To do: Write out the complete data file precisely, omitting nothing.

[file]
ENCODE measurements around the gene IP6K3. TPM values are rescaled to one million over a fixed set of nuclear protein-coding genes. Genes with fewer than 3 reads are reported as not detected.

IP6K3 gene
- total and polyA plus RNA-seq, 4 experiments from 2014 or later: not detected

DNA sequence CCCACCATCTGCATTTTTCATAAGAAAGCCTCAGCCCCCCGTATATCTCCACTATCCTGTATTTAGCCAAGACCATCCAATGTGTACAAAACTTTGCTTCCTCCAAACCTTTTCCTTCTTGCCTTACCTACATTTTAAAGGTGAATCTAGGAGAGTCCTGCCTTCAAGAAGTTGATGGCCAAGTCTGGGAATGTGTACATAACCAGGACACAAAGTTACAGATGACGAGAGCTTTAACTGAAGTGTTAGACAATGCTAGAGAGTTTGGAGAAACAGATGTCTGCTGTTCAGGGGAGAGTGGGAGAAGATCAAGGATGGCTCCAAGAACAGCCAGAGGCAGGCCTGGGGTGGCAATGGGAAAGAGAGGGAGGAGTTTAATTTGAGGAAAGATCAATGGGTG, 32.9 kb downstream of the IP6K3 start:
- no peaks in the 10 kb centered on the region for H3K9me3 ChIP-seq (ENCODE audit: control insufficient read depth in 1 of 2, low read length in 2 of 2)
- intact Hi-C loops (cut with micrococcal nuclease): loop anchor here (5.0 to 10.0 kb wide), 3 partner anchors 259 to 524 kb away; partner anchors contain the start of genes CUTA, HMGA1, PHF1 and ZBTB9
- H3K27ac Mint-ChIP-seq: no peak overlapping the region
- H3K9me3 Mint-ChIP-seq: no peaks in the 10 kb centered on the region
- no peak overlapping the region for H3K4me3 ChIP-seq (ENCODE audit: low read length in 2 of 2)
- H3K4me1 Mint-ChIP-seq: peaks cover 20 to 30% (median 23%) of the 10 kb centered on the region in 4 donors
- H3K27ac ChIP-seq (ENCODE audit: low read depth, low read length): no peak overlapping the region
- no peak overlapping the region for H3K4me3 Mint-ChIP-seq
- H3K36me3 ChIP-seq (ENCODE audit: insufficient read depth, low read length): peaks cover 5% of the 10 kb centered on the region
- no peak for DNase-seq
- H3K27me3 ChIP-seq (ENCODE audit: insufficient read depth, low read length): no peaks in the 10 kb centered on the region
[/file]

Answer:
ENCODE measurements around the gene IP6K3. TPM values are rescaled to one million over a fixed set of nuclear protein-coding genes. Genes with fewer than 3 reads are reported as not detected.

IP6K3 gene
- total and polyA plus RNA-seq, 4 experiments from 2014 or later: not detected

DNA sequence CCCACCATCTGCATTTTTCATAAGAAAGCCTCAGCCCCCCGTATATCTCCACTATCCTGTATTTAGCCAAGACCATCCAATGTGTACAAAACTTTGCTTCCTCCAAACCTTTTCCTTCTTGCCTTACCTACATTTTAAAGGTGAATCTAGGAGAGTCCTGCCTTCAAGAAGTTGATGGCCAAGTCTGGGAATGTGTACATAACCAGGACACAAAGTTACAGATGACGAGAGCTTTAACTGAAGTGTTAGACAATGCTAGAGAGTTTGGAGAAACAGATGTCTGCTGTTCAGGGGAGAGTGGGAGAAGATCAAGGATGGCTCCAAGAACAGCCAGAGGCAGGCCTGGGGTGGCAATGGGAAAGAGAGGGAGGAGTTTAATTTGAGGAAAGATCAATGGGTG, 32.9 kb downstream of the IP6K3 start:
- no peaks in the 10 kb centered on the region for H3K9me3 ChIP-seq (ENCODE audit: control insufficient read depth in 1 of 2, low read length in 2 of 2)
- intact Hi-C loops (cut with micrococcal nuclease): loop anchor here (5.0 to 10.0 kb wide), 3 partner anchors 259 to 524 kb away; partner anchors contain the start of genes CUTA, HMGA1, PHF1 and ZBTB9
- H3K27ac Mint-ChIP-seq: no peak overlapping the region
- H3K9me3 Mint-ChIP-seq: no peaks in the 10 kb centered on the region
- no peak overlapping the region for H3K4me3 ChIP-seq (ENCODE audit: low read length in 2 of 2)
- H3K4me1 Mint-ChIP-seq: peaks cover 20 to 30% (median 23%) of the 10 kb centered on the region in 4 donors
- H3K27ac ChIP-seq (ENCODE audit: low read depth, low read length): no peak overlapping the region
- no peak overlapping the region for H3K4me3 Mint-ChIP-seq
- H3K36me3 ChIP-seq (ENCODE audit: insufficient read depth, low read length): peaks cover 5% of the 10 kb centered on the region
- no peak for DNase-seq
- H3K27me3 ChIP-seq (ENCODE audit: insufficient read depth, low read length): no peaks in the 10 kb centered on the region